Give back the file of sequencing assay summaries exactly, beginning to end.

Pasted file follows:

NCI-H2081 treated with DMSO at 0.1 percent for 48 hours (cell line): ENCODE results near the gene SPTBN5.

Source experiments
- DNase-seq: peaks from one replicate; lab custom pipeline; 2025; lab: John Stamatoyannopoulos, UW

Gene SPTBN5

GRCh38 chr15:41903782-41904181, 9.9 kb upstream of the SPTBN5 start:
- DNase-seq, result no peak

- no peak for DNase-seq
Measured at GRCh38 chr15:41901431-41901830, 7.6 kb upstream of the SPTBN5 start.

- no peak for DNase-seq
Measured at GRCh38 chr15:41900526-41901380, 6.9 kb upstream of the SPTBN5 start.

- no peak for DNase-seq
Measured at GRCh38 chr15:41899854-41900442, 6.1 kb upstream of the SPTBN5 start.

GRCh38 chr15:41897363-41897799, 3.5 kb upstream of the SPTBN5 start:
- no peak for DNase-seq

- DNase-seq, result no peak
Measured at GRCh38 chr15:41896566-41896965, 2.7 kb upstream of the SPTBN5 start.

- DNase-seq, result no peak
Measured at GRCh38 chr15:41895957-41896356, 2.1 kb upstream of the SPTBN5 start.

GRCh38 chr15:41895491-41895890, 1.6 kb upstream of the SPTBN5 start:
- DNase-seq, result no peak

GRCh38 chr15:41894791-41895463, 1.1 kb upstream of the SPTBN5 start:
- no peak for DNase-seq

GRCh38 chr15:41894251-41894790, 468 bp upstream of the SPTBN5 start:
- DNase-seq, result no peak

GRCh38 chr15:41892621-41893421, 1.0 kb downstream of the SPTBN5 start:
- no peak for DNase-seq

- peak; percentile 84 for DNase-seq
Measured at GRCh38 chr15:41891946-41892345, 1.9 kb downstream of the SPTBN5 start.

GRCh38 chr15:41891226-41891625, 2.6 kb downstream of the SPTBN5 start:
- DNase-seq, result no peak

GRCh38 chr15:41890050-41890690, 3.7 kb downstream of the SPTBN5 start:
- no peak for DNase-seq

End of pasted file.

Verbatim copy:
NCI-H2081 treated with DMSO at 0.1 percent for 48 hours (cell line): ENCODE results near the gene SPTBN5.

Source experiments
- DNase-seq: peaks from one replicate; lab custom pipeline; 2025; lab: John Stamatoyannopoulos, UW

Gene SPTBN5

GRCh38 chr15:41903782-41904181, 9.9 kb upstream of the SPTBN5 start:
- DNase-seq, result no peak

- no peak for DNase-seq
Measured at GRCh38 chr15:41901431-41901830, 7.6 kb upstream of the SPTBN5 start.

- no peak for DNase-seq
Measured at GRCh38 chr15:41900526-41901380, 6.9 kb upstream of the SPTBN5 start.

- no peak for DNase-seq
Measured at GRCh38 chr15:41899854-41900442, 6.1 kb upstream of the SPTBN5 start.

GRCh38 chr15:41897363-41897799, 3.5 kb upstream of the SPTBN5 start:
- no peak for DNase-seq

- DNase-seq, result no peak
Measured at GRCh38 chr15:41896566-41896965, 2.7 kb upstream of the SPTBN5 start.

- DNase-seq, result no peak
Measured at GRCh38 chr15:41895957-41896356, 2.1 kb upstream of the SPTBN5 start.

GRCh38 chr15:41895491-41895890, 1.6 kb upstream of the SPTBN5 start:
- DNase-seq, result no peak

GRCh38 chr15:41894791-41895463, 1.1 kb upstream of the SPTBN5 start:
- no peak for DNase-seq

GRCh38 chr15:41894251-41894790, 468 bp upstream of the SPTBN5 start:
- DNase-seq, result no peak

GRCh38 chr15:41892621-41893421, 1.0 kb downstream of the SPTBN5 start:
- no peak for DNase-seq

- peak; percentile 84 for DNase-seq
Measured at GRCh38 chr15:41891946-41892345, 1.9 kb downstream of the SPTBN5 start.

GRCh38 chr15:41891226-41891625, 2.6 kb downstream of the SPTBN5 start:
- DNase-seq, result no peak

GRCh38 chr15:41890050-41890690, 3.7 kb downstream of the SPTBN5 start:
- no peak for DNase-seq